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  1. #1

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    Thrust Figures For Norvel .049 and .061

    What kind of thrust figures are possible are possible with these 2 engines? What size of props are they capable of turning?
    Thanks
    Nick

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    RE: Thrust Figures For Norvel .049 and .061

    Norvel .061 - with a 6 x 2 prop, using 25% nitro, I get like 17 - 18 oz. But I have a bent piston rod. Some say up to 20 oz.

    I do not know about .049.

  3. #3
    ptulmer's Avatar
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    RE: Thrust Figures For Norvel .049 and .061

    Nick,
    I'd have to say it depends... I'm running a cox 5x3 "rubber ducky" on my .061 and getting about 17oz. I'm using 35% Norvel fuel with the oil brought up to about 22% The rpms get up to 22k static. Probably close to 25k dynamic. Needless to say, my delta screams!
    With the same combo the .049 would get about 13-14oz thrust.
    Coming soon to a grass field near you...

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    RE: Thrust Figures For Norvel .049 and .061

    Thanks guys.
    Nick

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    RE: Thrust Figures For Norvel .049 and .061

    I have several of these engines and use them to fly different types of planes. The thrust they produce is totally dependent upon the prop installed. Prop diameter and pitch as well as efficency effect thrust greatly.

    With the right pitch and diameter these engines will indeed turn 25,000 RPM but thrust will be down because their torque peak is at about 17-18,000. That prop is not exerting the resistance necessary to load the engine. It will make the engine spin fast and possibly make a small plane fly fast but will not produce the most thrust. A prop that will not allow the engine attain close to 17,000 rpm is lugging the engine an is not producing maximum thrust. Trimming the diameter of the blade just enough to allow the engine to hit its torque peak should increase thrust.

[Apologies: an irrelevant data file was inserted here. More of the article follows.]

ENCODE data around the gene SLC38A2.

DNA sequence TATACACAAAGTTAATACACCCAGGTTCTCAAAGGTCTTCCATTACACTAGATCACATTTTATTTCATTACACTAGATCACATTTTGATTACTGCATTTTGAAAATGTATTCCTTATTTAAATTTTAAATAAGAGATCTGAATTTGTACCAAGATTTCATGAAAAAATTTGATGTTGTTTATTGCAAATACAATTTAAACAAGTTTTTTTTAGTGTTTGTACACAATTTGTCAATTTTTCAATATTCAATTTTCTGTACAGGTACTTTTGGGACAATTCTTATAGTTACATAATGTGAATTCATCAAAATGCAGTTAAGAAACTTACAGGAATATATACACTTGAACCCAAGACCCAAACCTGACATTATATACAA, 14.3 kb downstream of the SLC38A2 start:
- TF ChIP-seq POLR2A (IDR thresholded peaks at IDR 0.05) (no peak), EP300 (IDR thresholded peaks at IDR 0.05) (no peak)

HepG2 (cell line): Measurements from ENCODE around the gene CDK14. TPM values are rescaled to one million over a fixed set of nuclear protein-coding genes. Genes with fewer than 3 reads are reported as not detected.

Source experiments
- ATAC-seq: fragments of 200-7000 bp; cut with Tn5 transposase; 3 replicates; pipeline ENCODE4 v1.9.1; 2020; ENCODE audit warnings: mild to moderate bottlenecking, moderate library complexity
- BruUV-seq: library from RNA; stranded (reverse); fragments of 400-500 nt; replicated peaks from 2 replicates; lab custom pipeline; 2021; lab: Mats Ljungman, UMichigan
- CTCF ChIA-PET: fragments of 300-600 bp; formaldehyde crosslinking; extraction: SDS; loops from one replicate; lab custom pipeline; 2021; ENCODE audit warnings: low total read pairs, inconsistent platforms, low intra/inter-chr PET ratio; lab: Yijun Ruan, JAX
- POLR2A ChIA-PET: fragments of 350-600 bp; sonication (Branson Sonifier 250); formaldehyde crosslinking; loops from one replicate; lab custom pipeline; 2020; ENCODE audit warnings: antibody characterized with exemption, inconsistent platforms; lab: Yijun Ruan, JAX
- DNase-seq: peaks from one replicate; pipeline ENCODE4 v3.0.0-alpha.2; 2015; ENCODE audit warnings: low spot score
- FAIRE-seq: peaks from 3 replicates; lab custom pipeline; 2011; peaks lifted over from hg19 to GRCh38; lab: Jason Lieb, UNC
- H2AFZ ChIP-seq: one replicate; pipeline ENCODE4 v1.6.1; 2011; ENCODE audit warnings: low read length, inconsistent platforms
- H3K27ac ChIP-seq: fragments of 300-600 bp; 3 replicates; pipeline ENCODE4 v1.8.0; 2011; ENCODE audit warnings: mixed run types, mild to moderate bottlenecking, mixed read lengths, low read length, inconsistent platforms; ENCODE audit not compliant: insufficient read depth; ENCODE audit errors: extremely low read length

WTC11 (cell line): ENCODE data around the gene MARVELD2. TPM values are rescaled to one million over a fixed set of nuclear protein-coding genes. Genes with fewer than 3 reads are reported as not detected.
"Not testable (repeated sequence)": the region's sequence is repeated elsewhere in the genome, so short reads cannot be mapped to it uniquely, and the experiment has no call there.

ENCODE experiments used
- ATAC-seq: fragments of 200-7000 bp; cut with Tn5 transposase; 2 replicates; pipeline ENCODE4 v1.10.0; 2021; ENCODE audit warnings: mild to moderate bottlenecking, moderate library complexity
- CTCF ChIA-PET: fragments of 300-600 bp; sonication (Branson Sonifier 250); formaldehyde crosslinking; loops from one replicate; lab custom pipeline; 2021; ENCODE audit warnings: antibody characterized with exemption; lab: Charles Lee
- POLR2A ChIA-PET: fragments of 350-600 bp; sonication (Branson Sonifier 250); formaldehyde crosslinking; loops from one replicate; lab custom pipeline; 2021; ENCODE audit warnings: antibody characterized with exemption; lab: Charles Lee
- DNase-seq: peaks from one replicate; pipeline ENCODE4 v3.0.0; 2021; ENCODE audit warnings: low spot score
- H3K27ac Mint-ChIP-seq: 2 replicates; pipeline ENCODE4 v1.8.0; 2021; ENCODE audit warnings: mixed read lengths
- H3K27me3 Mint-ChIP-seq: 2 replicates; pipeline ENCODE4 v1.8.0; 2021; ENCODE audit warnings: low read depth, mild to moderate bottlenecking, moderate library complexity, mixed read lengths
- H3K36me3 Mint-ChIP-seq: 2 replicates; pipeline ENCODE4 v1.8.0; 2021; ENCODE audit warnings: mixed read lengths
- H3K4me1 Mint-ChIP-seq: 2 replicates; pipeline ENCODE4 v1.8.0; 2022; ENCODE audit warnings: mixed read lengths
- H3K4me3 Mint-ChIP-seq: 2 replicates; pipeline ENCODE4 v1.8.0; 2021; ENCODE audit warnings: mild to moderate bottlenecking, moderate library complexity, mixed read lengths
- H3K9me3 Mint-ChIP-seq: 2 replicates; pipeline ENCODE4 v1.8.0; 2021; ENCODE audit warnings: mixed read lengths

The airfoil and rigidity of the prop blades are the other major factors. A thin airfoil has less wind resistance than a thick one but usually a thick airfoil has more lift. The efficency (resistance vs lift) controls if the increase iin RPM will yield more lift which translates to thrust.

    The correct diameter/pitch/efficency combination may or may not produce the most thrust depending if the blade flexes out of spec under load. Flexable props are wonderful on planes with no landing gear or in crashes. In demanding applications more rigid ones are always preferred.

    It would take some prop testing to find what is the maximum thrust of these engines with the available props. Your question as stated is much like "With 120v power supply how hot will my hot plate get?"

    I get enough thrust from my .061 norvel to fly a 52" span high drag airframe at a 45 degree climb indefinately. With the same engine but a different prop of different manufacture, but the same diameter and pitch, the plane hasn't enough thrust to maintain level flight.
    Straighten up and fly right!

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    RE: Thrust Figures For Norvel .049 and .061



    Does anyone know what the fuel consumption on these type engines is?


  7. #7
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    RE: Thrust Figures For Norvel .049 and .061

    Highamperage, you already posted one question about fuel consumption. There's no need or point to dragging back a 7 year old thread that isn't related to your question.
    Witty saying to be plagarized shortly.....

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    RE: Thrust Figures For Norvel .049 and .061


    ORIGINAL: MikeSell

    I have several of these engines and use them to fly different types of planes. The thrust they produce is totally dependent upon the prop installed. Prop diameter and pitch as well as efficency effect thrust greatly.

    With the right pitch and diameter these engines will indeed turn 25,000 RPM but thrust will be down because their torque peak is at about 17-18,000. That prop is not exerting the resistance necessary to load the engine. It will make the engine spin fast and possibly make a small plane fly fast but will not produce the most thrust. A prop that will not allow the engine attain close to 17,000 rpm is lugging the engine an is not producing maximum thrust. Trimming the diameter of the blade just enough to allow the engine to hit its torque peak should increase thrust.